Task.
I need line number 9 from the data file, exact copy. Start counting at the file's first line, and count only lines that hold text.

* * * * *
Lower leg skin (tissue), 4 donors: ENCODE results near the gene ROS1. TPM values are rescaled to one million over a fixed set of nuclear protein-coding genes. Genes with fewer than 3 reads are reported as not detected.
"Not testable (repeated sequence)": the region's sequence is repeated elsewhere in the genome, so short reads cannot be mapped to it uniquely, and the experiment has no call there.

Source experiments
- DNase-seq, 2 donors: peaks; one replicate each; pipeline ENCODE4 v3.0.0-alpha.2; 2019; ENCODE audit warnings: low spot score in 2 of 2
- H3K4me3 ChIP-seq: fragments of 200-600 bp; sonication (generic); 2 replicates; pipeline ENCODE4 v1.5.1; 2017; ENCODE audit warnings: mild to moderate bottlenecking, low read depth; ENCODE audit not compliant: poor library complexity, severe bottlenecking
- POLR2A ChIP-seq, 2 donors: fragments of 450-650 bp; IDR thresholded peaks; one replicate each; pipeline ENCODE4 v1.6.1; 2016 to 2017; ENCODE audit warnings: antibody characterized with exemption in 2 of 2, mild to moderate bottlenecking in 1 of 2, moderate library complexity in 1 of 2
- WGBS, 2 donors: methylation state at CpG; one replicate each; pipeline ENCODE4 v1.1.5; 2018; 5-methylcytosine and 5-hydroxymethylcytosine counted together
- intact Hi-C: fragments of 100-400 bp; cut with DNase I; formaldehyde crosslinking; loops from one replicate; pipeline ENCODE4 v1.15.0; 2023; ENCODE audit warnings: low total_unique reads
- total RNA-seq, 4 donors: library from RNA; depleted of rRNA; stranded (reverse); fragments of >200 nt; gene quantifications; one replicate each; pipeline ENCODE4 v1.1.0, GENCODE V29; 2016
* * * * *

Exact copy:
- total RNA-seq, 4 donors: library from RNA; depleted of rRNA; stranded (reverse); fragments of >200 nt; gene quantifications; one replicate each; pipeline ENCODE4 v1.1.0, GENCODE V29; 2016